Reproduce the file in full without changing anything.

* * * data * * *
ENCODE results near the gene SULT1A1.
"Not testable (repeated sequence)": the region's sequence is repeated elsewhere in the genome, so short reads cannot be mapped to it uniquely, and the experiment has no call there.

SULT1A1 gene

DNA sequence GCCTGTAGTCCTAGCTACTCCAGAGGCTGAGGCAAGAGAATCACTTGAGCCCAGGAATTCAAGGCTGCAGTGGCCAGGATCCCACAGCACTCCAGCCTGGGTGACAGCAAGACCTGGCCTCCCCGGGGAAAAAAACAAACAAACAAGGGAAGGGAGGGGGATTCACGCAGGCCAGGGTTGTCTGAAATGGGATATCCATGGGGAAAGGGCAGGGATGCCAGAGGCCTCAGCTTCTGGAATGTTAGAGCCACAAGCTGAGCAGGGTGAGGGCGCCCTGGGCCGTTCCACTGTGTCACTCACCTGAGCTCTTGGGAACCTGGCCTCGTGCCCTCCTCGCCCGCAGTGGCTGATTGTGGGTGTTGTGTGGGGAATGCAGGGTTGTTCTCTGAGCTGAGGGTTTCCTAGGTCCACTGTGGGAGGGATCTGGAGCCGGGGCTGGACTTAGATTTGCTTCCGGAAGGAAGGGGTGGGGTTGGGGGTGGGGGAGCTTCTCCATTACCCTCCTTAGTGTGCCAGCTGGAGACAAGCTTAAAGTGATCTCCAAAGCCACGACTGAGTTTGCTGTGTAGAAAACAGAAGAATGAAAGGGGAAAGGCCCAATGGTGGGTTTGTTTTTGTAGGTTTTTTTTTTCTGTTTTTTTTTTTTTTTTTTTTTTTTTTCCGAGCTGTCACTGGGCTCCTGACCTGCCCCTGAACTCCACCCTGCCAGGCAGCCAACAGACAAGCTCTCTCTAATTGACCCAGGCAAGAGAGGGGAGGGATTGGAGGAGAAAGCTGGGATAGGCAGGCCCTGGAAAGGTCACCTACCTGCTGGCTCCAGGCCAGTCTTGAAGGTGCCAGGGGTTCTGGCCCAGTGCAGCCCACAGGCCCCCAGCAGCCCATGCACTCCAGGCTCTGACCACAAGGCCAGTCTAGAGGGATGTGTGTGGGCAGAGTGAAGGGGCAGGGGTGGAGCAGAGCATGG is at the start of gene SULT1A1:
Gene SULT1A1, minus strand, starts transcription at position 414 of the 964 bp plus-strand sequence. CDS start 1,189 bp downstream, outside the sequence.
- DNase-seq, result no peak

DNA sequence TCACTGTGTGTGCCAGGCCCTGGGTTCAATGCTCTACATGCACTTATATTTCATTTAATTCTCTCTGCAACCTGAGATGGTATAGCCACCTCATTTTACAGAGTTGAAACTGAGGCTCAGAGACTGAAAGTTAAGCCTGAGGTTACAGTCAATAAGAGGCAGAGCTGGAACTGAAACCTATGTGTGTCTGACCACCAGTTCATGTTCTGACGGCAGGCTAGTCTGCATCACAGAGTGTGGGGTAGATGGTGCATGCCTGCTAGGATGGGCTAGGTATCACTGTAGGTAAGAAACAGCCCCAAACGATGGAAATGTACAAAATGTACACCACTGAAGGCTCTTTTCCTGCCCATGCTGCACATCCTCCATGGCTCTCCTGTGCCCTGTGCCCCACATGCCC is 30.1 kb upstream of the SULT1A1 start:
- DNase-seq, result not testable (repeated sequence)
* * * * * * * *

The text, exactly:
ENCODE results near the gene SULT1A1.
"Not testable (repeated sequence)": the region's sequence is repeated elsewhere in the genome, so short reads cannot be mapped to it uniquely, and the experiment has no call there.

SULT1A1 gene

DNA sequence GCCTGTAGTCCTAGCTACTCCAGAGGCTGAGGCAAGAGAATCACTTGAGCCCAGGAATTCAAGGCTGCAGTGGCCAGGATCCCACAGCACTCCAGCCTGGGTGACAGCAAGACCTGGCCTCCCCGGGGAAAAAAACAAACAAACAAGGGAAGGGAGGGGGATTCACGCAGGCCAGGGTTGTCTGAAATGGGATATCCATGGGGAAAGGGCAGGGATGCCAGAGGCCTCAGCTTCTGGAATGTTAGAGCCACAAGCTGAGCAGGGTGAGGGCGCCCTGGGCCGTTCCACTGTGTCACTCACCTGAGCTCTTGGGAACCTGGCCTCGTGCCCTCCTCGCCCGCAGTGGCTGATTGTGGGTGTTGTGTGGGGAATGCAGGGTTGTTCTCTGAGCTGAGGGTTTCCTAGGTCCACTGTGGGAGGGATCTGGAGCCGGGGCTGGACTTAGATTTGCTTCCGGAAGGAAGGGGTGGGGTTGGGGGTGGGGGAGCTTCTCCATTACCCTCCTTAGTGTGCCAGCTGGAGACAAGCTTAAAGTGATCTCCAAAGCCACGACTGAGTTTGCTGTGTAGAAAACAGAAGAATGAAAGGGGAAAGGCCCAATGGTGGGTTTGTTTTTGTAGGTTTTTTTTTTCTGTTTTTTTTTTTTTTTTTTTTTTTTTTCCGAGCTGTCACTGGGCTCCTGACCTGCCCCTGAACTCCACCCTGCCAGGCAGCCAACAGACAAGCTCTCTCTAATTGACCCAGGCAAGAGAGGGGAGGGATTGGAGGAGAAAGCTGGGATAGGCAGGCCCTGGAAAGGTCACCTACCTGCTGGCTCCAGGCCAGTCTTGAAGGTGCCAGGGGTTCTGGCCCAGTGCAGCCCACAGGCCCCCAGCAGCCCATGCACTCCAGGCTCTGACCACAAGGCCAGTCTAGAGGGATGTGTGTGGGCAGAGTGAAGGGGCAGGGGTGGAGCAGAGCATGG is at the start of gene SULT1A1:
Gene SULT1A1, minus strand, starts transcription at position 414 of the 964 bp plus-strand sequence. CDS start 1,189 bp downstream, outside the sequence.
- DNase-seq, result no peak

DNA sequence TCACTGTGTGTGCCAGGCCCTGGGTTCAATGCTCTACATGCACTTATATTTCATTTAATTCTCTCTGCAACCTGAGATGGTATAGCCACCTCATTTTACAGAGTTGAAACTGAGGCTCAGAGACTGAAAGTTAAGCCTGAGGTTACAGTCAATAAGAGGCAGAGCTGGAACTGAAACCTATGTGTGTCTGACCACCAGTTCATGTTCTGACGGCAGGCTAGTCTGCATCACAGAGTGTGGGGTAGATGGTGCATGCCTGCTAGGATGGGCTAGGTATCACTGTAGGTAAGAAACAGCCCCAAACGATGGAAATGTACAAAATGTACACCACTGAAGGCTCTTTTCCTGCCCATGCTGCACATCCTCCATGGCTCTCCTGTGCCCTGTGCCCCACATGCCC is 30.1 kb upstream of the SULT1A1 start:
- DNase-seq, result not testable (repeated sequence)